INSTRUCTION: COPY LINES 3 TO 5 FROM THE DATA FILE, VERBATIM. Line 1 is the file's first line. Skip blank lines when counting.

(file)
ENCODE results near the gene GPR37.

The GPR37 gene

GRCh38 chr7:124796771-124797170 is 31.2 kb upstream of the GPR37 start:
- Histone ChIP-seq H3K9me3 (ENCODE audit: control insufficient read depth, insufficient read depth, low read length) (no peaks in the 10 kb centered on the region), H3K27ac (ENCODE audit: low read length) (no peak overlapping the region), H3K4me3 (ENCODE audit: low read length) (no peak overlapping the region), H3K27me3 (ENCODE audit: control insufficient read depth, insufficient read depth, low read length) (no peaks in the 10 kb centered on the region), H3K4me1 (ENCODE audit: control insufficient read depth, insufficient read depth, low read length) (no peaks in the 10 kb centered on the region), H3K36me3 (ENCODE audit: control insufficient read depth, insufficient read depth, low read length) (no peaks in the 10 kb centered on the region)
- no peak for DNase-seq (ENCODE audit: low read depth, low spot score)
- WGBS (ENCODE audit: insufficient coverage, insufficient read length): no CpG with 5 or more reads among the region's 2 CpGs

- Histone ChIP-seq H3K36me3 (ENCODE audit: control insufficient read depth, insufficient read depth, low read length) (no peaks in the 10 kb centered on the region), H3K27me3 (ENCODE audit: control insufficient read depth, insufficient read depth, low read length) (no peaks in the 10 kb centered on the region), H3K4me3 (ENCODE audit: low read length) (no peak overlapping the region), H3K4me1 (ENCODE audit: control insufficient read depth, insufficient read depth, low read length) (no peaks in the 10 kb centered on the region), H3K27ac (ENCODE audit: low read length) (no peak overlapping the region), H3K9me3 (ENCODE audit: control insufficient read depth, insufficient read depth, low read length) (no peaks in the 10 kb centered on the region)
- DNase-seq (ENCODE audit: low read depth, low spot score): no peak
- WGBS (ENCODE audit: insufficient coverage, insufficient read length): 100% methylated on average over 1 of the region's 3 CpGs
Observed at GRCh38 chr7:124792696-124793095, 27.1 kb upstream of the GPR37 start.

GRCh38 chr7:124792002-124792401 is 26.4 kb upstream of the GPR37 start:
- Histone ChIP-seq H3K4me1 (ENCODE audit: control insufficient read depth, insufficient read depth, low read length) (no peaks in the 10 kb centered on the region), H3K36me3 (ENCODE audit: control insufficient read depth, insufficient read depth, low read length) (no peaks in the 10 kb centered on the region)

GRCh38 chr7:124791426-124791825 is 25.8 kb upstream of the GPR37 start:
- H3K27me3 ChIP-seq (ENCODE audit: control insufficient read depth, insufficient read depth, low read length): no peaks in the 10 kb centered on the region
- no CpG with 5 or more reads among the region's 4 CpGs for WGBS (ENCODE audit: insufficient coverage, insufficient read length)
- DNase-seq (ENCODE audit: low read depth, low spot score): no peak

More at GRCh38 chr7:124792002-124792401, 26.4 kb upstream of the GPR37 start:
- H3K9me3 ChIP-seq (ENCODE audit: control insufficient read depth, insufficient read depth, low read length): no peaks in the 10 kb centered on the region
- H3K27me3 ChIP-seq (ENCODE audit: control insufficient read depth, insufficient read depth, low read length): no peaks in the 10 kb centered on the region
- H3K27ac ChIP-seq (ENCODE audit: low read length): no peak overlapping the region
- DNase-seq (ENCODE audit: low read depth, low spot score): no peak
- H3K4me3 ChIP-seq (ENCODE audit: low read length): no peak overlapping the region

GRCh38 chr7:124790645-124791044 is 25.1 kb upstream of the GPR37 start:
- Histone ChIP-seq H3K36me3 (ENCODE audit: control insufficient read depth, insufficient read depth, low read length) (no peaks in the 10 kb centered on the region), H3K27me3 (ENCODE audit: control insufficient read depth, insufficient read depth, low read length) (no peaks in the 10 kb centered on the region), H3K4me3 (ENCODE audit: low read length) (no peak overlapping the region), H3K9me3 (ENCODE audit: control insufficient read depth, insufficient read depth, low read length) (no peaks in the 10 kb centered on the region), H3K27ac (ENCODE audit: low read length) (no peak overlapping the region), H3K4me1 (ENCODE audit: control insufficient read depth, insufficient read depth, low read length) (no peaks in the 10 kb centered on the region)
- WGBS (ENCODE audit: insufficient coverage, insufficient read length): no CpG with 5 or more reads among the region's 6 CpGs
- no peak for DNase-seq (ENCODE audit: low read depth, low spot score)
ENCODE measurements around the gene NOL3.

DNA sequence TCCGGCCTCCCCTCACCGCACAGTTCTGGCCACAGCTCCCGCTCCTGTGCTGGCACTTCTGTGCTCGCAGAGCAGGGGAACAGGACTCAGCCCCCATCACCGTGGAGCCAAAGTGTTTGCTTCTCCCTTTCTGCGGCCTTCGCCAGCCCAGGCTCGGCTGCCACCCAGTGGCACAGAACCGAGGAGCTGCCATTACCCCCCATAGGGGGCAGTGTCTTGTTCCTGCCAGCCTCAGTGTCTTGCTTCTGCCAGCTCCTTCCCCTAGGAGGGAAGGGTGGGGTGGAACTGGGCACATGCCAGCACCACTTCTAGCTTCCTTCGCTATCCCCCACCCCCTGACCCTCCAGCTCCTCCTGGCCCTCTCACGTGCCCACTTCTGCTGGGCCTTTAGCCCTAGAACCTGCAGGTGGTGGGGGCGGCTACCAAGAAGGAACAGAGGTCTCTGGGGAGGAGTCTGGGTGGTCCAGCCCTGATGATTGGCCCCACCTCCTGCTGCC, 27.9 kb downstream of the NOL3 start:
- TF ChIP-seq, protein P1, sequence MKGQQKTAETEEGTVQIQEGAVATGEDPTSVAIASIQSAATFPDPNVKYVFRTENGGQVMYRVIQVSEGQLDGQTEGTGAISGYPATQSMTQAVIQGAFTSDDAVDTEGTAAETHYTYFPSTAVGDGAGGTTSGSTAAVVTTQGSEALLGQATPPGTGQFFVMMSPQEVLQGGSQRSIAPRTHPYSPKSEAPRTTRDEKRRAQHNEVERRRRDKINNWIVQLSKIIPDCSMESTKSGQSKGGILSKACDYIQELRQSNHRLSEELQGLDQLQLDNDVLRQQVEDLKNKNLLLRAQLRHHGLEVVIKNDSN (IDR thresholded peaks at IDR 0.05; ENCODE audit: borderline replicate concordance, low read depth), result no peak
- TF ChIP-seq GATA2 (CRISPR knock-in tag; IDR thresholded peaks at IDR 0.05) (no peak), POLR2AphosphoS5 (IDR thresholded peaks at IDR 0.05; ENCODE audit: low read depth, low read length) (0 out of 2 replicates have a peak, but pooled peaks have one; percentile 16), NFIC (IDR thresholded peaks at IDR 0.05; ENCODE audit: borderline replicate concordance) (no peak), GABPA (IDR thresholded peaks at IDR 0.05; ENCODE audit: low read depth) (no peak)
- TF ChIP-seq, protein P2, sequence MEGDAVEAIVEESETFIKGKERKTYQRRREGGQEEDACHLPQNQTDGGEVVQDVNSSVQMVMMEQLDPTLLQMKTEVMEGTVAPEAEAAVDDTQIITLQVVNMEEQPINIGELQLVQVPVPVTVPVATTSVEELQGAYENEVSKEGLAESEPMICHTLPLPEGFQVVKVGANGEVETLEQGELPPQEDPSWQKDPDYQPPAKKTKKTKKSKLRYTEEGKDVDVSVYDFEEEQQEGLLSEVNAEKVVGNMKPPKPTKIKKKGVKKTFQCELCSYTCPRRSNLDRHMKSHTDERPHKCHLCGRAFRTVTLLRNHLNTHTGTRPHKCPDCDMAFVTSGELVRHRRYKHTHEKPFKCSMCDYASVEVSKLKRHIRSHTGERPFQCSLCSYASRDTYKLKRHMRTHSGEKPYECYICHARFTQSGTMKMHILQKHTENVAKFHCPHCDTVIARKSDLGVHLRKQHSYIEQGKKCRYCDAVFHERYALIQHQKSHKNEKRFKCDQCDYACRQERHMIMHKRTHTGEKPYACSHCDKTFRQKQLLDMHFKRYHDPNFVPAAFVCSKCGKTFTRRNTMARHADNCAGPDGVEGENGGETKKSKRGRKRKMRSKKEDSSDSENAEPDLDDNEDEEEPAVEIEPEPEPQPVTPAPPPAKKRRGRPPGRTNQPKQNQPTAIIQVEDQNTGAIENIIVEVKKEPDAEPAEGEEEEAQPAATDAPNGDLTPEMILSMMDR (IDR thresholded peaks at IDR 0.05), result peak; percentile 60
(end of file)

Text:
GRCh38 chr7:124796771-124797170 is 31.2 kb upstream of the GPR37 start:
- Histone ChIP-seq H3K9me3 (ENCODE audit: control insufficient read depth, insufficient read depth, low read length) (no peaks in the 10 kb centered on the region), H3K27ac (ENCODE audit: low read length) (no peak overlapping the region), H3K4me3 (ENCODE audit: low read length) (no peak overlapping the region), H3K27me3 (ENCODE audit: control insufficient read depth, insufficient read depth, low read length) (no peaks in the 10 kb centered on the region), H3K4me1 (ENCODE audit: control insufficient read depth, insufficient read depth, low read length) (no peaks in the 10 kb centered on the region), H3K36me3 (ENCODE audit: control insufficient read depth, insufficient read depth, low read length) (no peaks in the 10 kb centered on the region)
- no peak for DNase-seq (ENCODE audit: low read depth, low spot score)